Governance has always been a tough sell for IT or the business. Itâ€™s a cost of doing business that although it might not be optional, is something that inevitably gets kicked down the road. That is, unless your policies, external regulatory requirements, or embarrassing public moments force the issue.
Put simply, data governance consists of the policies, rules, and practices that organizations enforce for the way they handle data. It shouldnâ€™t be surprising that in most organizations, data governance is at best ad hoc. Organizations with data (and often governance) in their names offer best practices, frameworks, and so on. IBM has been active on this front as well, having convened its own data governance council among leading clients for the better part of the last decade; it has published maturity models and blueprints for action.
As data governance is a broad umbrella encompassing multiple disciplines from data architecture to data quality, security and privacy management, risk management, lifecycle management, classification and metadata, and audit logging, it shouldnâ€™t be surprising that there is a wealth of disparate tools out there for performing specific functions.
The challenge with Hadoop, like any emerging technology, is its skunk works origins among Internet companies who had (at the time) unique problems to solve and had to invent new technology to solve them. But as Big Data â€“ and Hadoop as platform â€“ has become a front burner issue for enterprises at large, the dilemma is ensuring that this new Data Lake not become a desert island when it comes to data governance. Put another way, implementing a data lake won’t be sustainable if data handling is out of compliance with whatever internal policies are in force. The problem comes to a head for any organization dealing with sensitive or private information, because in Hadoop, even the most cryptic machine data can contain morsels that could compromise the identity (and habits) of individuals and the trade secrets of organizations.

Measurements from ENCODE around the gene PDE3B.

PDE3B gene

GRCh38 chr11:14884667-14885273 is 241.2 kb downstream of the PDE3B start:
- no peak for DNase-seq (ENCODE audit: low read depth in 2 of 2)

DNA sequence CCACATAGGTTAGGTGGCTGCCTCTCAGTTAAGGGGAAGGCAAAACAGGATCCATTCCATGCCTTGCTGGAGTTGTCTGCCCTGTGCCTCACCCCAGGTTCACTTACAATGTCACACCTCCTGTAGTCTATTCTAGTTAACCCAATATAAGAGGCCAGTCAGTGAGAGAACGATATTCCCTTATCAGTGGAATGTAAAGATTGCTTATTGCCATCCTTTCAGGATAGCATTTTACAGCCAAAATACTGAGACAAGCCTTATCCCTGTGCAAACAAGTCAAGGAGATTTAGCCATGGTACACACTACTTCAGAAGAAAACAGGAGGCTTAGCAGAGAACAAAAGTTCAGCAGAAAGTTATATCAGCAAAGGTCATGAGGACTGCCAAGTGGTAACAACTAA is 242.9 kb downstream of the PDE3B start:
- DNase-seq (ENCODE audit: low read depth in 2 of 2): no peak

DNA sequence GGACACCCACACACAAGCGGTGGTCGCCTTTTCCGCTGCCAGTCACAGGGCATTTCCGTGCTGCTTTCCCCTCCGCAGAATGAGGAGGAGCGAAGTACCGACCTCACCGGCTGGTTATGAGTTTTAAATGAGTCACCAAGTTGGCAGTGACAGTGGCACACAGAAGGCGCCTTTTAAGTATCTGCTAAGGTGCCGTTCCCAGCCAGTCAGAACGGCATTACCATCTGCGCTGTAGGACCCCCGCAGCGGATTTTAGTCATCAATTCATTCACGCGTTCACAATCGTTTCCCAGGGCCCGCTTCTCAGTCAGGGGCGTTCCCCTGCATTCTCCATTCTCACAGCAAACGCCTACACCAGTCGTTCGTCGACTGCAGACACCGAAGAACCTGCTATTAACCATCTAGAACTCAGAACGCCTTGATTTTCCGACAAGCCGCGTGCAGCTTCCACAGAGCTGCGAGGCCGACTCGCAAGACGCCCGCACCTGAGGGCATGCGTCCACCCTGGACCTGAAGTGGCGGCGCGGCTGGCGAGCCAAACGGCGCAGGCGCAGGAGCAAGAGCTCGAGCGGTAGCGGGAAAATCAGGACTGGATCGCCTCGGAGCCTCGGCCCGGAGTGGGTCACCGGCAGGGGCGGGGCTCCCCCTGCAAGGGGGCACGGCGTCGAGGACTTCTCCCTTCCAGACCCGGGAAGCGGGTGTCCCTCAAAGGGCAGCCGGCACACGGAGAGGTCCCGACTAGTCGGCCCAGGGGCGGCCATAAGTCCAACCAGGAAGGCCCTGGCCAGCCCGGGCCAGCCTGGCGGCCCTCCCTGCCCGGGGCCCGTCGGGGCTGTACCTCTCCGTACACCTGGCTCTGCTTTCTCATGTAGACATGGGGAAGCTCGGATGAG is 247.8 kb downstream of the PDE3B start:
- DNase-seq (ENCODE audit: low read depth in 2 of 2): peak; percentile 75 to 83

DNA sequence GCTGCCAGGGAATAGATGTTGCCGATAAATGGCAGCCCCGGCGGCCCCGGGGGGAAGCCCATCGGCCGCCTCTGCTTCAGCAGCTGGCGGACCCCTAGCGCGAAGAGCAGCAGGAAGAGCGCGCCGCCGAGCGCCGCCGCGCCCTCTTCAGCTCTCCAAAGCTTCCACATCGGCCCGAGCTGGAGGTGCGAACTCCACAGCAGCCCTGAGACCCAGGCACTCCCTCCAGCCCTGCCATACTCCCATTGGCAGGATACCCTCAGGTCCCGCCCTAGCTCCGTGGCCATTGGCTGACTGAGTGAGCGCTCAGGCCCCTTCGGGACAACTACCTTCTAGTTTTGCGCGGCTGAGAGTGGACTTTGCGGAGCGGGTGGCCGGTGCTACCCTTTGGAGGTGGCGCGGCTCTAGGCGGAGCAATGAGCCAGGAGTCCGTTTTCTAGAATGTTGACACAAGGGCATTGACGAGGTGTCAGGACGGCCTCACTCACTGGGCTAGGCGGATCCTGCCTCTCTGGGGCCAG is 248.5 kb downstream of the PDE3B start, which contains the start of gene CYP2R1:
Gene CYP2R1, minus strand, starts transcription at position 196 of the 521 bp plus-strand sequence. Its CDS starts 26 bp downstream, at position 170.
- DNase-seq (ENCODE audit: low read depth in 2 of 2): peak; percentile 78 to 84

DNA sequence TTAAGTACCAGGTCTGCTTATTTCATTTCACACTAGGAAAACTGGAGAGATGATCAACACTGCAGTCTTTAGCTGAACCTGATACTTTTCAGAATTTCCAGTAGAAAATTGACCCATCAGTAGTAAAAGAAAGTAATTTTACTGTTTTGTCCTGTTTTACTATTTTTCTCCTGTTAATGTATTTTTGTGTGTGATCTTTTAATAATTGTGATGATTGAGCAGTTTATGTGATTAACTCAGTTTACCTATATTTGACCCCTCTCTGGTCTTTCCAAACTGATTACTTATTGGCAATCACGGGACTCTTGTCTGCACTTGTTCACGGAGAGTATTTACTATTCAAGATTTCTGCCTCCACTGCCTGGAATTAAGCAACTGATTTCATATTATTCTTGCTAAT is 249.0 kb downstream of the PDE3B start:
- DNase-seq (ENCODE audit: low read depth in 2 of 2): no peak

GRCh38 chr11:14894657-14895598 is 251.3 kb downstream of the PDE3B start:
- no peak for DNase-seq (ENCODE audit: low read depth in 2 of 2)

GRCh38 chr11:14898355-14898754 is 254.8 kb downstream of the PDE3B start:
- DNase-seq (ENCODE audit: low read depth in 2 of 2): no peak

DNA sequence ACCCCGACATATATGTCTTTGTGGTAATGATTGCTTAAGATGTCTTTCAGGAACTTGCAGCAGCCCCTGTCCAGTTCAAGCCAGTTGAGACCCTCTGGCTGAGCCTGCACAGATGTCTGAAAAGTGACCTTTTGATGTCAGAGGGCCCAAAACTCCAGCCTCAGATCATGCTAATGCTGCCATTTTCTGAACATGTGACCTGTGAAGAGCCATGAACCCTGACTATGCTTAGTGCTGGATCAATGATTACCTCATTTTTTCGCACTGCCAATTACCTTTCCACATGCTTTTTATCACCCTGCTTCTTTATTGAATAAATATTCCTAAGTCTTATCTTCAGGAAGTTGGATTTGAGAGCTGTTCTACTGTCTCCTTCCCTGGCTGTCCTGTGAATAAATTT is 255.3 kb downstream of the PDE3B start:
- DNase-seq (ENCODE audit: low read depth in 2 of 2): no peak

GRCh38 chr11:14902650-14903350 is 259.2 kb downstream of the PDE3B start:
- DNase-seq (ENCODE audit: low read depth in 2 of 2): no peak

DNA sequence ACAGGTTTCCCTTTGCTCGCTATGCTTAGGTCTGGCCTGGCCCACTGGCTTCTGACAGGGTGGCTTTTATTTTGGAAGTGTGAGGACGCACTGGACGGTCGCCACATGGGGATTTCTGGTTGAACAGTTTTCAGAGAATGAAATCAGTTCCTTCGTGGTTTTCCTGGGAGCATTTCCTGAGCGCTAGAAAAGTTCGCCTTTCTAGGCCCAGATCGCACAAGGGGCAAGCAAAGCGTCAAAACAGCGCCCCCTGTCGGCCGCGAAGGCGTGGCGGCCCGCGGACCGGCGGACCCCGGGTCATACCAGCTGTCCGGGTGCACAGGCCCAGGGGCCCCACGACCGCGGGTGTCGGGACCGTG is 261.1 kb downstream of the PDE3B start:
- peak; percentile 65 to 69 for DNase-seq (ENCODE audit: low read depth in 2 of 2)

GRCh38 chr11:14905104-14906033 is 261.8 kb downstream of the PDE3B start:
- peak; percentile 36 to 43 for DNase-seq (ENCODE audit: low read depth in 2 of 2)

For Hadoop, the pattern is repeating. Open source projects such as Sentry, Knox, Ranger, Falcon and others are attacking pieces of the problem. But there is no framework that brings it all together â€“ as if that were possible.
Towards that end, we salute Hortonworks for taking on what in our eyes is otherwise a thankless task: herding cats to create definable targets that could be the focus of future Apache projects â€“ and for Hortonworks, value-added additions to its platform. Its Data Governance Initiative, announced earlier this morning, is the beginning of an effort that mimics to some extent what IBM has been doing for years: convene big industry customers to help define practice, and for the vendor, define targets for technology development. Charter members include Target, Merck, Aetna â€“ plus SAS, as technology partner. This is likely to spawn future Apache projects that, if successful, will draw critical mass participation for technologies that will be optimized for the distinct environment of Hadoop.
A key challenge is delineating where vertical industry practice and requirements leave off (as that is a space already covered by many industry groups) so it doesn’t wind up reinventing the wheel. The same is true across the general domain of data management â€“ where as we stated before there are already organizations that have defined the landscape, to which we hope that the new initiative formally or informally syncs up.